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Cortez Masto sworn in as first Latina to serve in US Senate

WASHINGTON — Nevada’s own Catherine Cortez Masto became the first Latina to serve in the Senate on Tuesday as lawmakers convened for the 115th Congress.

Republicans continued to control both the House and Senate and vowed to use their majorities to repeal President Barack Obama’s signature health care program when President-elect Donald Trump takes office on Jan. 20.

The Senate opened on a historic note as Cortez Masto, a former Nevada attorney general, was escorted by outgoing Democratic Leader Harry Reid and Sen. Dean Heller, who becomes the state’s senior lawmaker in the august chamber.

She told reporters after the taking the oath of office that she was well aware of her status as the first Latina to serve in the Senate.

“It’s important to have a voice at the table and to use it,” Cortez Masto said.

Cortez Masto succeeds Reid, who stepped down following three decades of service to the state of Nevada in the House and Senate.

Incoming Senate Minority Leader Chuck Schumer of New York thanked Reid, whom Schumer called “my friend for life.”

Schumer also vowed to rebuild the party.

After an election loss that saw Trump defeat former Secretary of State Hillary Clinton, Schumer said Democrats must provide a “bigger, bolder, sharper economic program” sought by working Americans who voted Republican.

Republicans have vowed to make repeal of the Affordable Care Act, commonly referred to as Obamacare, one of their first legislative priorities.

Senate Majority Leader Mitch McConnell, R-Ky., said last year the GOP will come up with a better proposal than the current program that has provided access to health care to about 20 million people.

Trump has said he favors some portions of the law, including provisions that prohibit insurance companies from denying coverage to those with pre-existing health conditions.

Cortez Masto said she favors looking at portions of the law that are “weak,” such as delaying implementation of the so-called “Cadillac tax.”

Heller was instrumental in the last Congress in passing a law that delayed implementation of that tax, which he said would result in a 40-percent excise tax on employee health benefits that would have affected 1.3 million workers in Nevada with employer-sponsored health plans.

In addition to favoring rollbacks on Obamacare, Heller filed a resolution in the Senate on Tuesday that would move the U.S. embassy in Israel from Tel Aviv to Jerusalem, something previous Republican and Democratic presidential administrations have refused to do out of deference to proposed peace plans with the Palestinians.

Heller was joined on the legislation by Sen. Ted Cruz, R-Texas, and Sen. Marco Rubio, R-Fla. Cruz has urged colleagues to back the proposal as a critical rebuke of the Obama administration’s recent condemnation of Jewish settlements in the West Bank.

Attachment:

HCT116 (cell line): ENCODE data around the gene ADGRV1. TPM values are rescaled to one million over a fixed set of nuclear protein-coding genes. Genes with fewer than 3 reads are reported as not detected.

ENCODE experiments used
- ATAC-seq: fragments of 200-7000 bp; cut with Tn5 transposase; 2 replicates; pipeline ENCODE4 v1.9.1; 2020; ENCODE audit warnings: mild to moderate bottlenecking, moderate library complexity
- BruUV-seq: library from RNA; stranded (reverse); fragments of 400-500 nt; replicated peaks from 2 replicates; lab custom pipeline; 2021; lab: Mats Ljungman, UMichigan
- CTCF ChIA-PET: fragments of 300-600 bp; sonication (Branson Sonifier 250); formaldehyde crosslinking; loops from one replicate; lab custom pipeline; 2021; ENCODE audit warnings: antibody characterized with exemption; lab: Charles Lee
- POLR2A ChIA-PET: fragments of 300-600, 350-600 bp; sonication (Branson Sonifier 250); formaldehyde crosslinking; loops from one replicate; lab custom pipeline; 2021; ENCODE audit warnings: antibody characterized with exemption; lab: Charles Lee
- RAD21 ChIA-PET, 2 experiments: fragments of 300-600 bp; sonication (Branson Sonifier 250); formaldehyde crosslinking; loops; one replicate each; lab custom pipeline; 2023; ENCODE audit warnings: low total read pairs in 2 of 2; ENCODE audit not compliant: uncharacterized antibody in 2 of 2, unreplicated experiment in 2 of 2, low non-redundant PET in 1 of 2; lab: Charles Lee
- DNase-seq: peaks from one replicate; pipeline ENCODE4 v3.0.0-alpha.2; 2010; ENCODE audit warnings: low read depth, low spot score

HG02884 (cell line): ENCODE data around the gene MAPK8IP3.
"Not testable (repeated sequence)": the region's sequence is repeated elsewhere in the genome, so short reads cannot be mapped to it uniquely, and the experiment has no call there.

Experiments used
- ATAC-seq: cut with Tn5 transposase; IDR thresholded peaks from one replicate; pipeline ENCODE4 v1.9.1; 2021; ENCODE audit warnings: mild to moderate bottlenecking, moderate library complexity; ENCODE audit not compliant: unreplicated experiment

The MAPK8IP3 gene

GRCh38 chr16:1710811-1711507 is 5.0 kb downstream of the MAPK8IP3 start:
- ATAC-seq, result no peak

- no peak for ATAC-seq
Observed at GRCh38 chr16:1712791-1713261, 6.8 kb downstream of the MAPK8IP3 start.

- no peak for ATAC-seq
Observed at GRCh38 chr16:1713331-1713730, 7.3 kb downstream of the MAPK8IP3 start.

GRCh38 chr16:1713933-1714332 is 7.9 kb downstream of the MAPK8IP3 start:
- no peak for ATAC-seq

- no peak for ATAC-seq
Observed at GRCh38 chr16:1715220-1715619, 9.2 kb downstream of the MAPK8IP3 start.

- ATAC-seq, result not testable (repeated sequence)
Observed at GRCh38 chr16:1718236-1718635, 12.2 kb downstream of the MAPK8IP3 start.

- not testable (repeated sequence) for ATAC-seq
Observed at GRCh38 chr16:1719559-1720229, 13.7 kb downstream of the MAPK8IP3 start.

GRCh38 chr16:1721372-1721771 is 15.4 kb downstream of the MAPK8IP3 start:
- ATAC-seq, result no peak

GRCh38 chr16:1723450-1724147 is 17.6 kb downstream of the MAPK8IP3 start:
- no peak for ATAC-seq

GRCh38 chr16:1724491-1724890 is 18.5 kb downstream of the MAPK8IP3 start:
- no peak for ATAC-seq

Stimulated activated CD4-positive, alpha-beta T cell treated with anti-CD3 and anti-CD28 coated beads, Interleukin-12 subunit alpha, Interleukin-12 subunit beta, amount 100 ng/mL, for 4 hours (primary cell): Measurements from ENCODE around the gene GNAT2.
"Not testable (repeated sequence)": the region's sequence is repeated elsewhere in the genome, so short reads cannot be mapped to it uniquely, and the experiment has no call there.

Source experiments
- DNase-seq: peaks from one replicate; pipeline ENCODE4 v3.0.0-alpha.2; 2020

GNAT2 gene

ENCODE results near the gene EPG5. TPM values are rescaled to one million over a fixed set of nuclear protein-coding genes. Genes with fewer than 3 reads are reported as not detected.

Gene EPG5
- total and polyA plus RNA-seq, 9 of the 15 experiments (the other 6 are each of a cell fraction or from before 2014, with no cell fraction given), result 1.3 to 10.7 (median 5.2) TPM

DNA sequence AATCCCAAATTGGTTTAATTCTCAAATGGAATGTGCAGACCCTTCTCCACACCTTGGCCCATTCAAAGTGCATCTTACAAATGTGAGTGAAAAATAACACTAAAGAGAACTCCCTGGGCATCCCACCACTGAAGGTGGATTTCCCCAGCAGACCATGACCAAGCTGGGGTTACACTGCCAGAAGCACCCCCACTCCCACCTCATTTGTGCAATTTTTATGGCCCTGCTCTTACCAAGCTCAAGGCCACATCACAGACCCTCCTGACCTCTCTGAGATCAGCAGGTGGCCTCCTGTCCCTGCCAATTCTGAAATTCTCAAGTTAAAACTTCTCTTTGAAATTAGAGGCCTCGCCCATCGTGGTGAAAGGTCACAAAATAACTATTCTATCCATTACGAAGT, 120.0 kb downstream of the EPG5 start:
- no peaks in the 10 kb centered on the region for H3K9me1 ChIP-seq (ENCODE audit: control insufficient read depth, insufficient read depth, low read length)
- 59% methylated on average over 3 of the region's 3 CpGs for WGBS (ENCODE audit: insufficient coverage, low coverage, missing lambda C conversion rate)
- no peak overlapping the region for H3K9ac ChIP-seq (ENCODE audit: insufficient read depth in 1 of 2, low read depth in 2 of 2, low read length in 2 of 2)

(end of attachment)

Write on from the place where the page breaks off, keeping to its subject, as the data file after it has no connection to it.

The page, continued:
Heller said “my support for Israel is unwavering.”

“I have prioritized the strengthening of the important relationship shared between Israel and the United States,” he said.

Meanwhile, Speaker Paul Ryan, R-Wis., gaveled the House into sessions where Republicans immediately backed off an effort to gut an independent ethics office following criticism from Trump and Democrats.

The independent ethics office was created after the scandal involving lobbyist Jack Abramoff.

Trump used social media to voice his displeasure early Tuesday and the House reversed course.

On his Twitter account, Trump questioned why House Republicans were making the ethics office “their number one act and priority. Focus on tax reform, healthcare and so many other things of far greater importance!”

House Republicans voted to step back from their previous vote on a rules package that was taken behind closed doors Monday. The proposal would have placed the independent ethics watchdog office under the House Ethics Committee, which is overseen by lawmakers.

That measure was criticized by House Democratic Leader Nancy Pelosi, D-Calif., and ethics watchdog groups.

The flurry of activity overshadowed the swearing-in of lawmakers in the House, including newly elected congressional members from Nevada.

Rep. Jacky Rosen, D-Nev., and Rep. Ruben Kihuen, D-Nev., were both given the oath of office.

Rosen said she was “humbled” by the experience.

“I feel a tremendous responsibility to the people who elected me,” she said.

Kihuen became the first Latino to represent the state of Nevada in the House.

A former Reid aide and rising Democratic politician, Kihuen defeated first-term Rep. Cresent Hardy, a Republican, to win the congressional seat.

Born in Mexico, Kihuen said “it’s my job to continue to fight to make life better for working families and people like my parents, so that everyone has a fair shot at the American dream.”

Rosen and Kihuen join Reps. Dina Titus, a Democrat, and Mark Amodei, a Republican, in the Nevada congressional delegation.

Contact Gary Martin at gmartin@reviewjournal.com. Follow @garymartindc on Twitter.

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